I’ve done another ten books of screenshots I was collecting for the last year, but never got around to turning into a book. I must have pictures for about 150 themes. So these last ten books are what I decided to be the most important ones.

For now, I hope that’s it. I have an idea to do something outside the series, and maybe I simply can’t control the urge to continue. But I think I should probably stop it now.

PV: You decided to end the series with #MeinCoif, a volume dedicated to Donald Trump’s hair. Was the accession of Trump to power some form of validation of your original intuition and impetus?

TD: I had kept the last book’s theme open until recently, when in the end I chose the Trump hair one. I had been collecting for a long time and wasn’t sure if I wanted to do it or not. In the end it came out of the moment.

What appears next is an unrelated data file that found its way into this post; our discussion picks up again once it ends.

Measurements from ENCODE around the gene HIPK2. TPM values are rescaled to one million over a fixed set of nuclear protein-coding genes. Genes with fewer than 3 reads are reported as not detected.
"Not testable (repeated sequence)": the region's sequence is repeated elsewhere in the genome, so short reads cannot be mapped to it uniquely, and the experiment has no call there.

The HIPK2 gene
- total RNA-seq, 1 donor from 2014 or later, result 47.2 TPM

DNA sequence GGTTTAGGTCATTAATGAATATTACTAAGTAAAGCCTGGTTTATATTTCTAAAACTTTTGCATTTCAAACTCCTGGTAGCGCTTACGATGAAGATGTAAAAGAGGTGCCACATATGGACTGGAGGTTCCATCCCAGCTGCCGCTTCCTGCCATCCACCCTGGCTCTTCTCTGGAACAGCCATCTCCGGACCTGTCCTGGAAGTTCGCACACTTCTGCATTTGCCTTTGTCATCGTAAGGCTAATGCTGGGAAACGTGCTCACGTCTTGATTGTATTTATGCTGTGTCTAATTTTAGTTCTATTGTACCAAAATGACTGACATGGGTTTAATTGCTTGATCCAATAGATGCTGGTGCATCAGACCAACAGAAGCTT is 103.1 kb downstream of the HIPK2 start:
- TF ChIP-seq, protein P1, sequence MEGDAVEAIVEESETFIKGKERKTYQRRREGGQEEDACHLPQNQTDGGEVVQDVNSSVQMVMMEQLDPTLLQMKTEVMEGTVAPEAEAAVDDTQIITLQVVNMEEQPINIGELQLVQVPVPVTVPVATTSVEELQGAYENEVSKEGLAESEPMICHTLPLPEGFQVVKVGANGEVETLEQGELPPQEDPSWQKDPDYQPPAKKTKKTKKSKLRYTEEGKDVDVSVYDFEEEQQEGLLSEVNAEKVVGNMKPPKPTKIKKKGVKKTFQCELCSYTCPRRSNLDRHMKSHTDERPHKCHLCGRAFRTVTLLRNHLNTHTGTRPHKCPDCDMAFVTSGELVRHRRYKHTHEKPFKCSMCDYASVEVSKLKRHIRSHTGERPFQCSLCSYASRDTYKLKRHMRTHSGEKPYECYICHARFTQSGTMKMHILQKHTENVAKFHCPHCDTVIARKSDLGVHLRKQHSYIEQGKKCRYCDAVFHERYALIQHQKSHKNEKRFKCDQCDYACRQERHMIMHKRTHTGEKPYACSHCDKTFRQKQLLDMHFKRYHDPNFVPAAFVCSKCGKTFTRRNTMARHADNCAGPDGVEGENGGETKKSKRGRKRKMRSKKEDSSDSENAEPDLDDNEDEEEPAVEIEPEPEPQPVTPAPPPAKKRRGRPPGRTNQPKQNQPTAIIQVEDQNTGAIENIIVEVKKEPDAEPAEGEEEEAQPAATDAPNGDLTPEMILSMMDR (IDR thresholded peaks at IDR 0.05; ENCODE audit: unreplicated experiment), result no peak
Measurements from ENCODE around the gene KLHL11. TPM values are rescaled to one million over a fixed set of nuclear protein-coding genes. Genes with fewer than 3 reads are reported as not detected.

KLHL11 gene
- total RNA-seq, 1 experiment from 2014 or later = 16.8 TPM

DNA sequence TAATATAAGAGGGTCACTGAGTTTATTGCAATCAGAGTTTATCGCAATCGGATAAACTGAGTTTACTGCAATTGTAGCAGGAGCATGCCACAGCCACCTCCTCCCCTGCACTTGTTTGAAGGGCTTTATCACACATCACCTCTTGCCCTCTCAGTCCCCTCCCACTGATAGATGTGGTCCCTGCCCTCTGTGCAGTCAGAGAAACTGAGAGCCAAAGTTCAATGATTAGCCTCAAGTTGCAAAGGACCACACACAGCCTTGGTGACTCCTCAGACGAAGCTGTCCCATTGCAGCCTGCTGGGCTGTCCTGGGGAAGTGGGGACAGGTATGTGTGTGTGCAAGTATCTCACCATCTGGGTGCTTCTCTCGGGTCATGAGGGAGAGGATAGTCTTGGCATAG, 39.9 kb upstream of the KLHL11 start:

Thomas Dworzak's Instagram books collection on view at the ICP Museum
Thomas Dworzak's "Instagram books" collection on display at the ICP Museum

PV: These books are not for sale; they are only meant to be available in libraries and museums, including ICP. How many sets will be created?

TD: Ideally I would like to have five sets: one in each of Magnum’s four offices, and my own set. And then depending on how many institutions would take them, I could make another five sets.

My aim is to make them accessible and give them a place somewhere, like now with ICP. I am very happy that after being shown they will be included in the library. If someone wants to look at them, they easily can.